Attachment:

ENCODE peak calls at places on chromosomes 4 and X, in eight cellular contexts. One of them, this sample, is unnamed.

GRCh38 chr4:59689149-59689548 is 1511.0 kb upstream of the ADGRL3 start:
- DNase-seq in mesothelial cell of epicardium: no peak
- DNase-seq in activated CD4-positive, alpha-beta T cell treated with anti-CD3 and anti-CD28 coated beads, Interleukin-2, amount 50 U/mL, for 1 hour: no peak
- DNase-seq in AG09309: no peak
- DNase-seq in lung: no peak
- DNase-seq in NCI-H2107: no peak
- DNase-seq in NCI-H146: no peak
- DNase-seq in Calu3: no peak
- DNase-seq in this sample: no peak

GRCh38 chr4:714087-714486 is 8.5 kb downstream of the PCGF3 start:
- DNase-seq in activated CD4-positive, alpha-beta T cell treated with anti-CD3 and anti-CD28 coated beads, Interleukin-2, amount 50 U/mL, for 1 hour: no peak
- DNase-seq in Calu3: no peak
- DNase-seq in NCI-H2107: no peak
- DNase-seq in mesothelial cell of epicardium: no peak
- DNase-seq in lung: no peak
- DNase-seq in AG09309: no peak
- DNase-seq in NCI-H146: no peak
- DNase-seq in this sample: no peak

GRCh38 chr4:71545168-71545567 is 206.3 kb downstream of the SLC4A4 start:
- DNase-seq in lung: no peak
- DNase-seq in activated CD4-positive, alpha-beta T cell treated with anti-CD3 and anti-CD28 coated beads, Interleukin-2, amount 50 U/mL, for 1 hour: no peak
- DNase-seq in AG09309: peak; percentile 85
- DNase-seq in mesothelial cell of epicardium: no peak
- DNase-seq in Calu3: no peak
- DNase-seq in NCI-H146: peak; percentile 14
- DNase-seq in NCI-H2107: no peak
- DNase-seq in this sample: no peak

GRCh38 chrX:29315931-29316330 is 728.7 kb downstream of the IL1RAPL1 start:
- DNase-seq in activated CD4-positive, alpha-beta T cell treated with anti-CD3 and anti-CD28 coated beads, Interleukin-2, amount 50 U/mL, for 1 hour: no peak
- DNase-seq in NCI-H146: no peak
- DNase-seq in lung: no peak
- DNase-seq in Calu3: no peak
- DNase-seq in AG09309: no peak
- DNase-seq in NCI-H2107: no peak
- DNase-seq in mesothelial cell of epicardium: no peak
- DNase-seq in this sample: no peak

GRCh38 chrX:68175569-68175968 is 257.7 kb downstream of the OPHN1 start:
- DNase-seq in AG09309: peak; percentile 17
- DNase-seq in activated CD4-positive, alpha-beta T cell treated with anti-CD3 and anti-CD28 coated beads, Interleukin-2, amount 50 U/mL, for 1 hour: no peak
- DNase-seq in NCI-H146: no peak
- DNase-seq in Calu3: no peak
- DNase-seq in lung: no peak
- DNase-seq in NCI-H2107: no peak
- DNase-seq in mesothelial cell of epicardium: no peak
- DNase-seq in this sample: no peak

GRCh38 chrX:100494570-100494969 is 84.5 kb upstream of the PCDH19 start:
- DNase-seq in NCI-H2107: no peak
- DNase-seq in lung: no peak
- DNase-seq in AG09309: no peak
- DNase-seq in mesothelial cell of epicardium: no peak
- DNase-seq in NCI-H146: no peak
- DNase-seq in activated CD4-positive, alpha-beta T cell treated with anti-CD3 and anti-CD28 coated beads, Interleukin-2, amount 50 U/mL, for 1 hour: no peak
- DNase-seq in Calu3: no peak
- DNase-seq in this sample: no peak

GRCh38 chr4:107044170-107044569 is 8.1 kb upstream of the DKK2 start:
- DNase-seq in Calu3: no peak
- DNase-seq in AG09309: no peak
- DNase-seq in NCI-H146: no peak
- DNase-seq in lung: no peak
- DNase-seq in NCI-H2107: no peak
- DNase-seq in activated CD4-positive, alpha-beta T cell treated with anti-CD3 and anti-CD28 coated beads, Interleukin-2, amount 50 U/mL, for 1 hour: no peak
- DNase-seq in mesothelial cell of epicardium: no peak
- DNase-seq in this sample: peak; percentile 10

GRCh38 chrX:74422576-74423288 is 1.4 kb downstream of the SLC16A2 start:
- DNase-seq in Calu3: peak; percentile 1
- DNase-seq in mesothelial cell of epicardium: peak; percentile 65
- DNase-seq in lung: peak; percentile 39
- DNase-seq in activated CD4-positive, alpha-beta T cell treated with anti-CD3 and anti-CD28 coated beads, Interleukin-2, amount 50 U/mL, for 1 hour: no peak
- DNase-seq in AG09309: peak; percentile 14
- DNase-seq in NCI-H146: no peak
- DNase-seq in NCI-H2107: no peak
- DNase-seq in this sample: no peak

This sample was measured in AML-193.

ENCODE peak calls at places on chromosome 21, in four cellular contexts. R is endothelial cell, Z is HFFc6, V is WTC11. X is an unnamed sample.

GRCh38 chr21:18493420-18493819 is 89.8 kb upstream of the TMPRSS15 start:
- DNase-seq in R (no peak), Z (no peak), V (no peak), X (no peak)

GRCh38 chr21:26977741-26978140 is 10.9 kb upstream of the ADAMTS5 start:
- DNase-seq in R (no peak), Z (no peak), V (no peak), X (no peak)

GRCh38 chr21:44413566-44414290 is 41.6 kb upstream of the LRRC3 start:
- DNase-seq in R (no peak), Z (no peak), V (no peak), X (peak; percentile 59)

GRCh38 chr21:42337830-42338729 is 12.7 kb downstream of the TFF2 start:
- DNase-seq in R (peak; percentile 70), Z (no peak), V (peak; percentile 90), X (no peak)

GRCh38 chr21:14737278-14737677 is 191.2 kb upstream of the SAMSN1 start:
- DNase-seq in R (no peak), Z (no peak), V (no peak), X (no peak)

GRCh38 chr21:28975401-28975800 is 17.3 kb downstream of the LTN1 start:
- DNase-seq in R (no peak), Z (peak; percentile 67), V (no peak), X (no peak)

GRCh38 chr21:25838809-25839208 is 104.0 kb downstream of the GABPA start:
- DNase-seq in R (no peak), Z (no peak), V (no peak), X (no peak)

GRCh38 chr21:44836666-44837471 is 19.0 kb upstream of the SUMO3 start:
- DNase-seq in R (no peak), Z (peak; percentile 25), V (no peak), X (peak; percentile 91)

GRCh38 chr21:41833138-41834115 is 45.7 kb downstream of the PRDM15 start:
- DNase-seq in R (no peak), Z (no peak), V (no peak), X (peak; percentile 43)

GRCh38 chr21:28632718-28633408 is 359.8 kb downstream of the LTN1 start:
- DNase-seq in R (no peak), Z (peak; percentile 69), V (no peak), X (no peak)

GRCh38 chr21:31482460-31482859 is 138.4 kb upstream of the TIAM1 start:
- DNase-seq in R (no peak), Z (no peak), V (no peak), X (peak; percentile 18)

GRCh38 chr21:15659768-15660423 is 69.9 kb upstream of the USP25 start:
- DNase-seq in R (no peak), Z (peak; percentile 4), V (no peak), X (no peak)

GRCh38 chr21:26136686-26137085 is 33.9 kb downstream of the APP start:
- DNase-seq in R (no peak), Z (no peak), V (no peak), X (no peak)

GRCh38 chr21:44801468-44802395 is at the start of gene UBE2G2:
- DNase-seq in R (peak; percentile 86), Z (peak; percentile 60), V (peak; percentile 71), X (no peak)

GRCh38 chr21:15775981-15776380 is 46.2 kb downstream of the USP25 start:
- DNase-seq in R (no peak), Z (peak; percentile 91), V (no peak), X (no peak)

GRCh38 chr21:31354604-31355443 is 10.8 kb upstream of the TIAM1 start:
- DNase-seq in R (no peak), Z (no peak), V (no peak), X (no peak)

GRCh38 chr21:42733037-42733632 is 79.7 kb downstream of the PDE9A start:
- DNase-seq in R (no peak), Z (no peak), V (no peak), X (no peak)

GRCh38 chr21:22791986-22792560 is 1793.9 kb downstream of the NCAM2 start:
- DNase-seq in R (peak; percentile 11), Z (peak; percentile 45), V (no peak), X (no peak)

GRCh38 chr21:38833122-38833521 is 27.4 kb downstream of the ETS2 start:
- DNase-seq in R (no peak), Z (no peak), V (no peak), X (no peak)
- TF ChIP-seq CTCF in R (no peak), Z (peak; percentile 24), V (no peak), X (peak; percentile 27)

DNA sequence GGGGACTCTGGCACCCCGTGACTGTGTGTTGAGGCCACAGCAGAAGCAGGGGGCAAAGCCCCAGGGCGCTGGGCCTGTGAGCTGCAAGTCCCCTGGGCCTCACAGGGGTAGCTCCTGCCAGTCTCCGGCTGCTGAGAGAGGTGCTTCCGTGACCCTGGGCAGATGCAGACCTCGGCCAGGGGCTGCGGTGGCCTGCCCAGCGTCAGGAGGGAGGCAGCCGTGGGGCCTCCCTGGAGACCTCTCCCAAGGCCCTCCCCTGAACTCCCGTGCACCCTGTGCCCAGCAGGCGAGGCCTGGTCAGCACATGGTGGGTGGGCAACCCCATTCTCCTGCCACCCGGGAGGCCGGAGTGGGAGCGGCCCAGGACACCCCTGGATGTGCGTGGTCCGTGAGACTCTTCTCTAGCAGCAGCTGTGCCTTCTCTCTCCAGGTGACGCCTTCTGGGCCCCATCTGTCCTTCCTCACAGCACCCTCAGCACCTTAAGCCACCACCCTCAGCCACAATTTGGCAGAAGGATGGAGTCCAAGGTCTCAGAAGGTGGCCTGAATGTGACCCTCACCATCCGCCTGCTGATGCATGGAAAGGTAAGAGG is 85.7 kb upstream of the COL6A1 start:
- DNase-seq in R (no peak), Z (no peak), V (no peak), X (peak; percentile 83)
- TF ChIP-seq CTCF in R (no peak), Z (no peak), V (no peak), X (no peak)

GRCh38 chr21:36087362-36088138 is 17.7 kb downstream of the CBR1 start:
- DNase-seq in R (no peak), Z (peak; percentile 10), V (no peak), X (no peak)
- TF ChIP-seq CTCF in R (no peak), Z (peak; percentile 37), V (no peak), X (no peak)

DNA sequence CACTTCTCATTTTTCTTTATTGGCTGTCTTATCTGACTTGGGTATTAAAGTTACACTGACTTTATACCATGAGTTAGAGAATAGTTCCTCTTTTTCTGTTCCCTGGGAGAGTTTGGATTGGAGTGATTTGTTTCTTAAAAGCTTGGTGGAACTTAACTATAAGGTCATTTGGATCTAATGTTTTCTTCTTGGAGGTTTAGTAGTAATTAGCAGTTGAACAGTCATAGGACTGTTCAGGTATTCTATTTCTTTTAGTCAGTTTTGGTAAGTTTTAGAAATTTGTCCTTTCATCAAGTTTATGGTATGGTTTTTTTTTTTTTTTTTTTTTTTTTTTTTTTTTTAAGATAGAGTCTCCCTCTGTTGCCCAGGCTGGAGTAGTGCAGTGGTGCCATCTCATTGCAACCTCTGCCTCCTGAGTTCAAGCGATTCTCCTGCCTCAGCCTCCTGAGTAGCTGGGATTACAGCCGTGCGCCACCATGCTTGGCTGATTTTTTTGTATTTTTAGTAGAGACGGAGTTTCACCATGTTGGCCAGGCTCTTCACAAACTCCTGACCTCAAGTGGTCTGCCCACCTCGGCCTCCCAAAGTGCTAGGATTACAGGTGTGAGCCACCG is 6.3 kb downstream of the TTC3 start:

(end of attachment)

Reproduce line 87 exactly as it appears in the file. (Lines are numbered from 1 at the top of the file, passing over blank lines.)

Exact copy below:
- DNase-seq in R (no peak), Z (peak; percentile 67), V (no peak), X (no peak)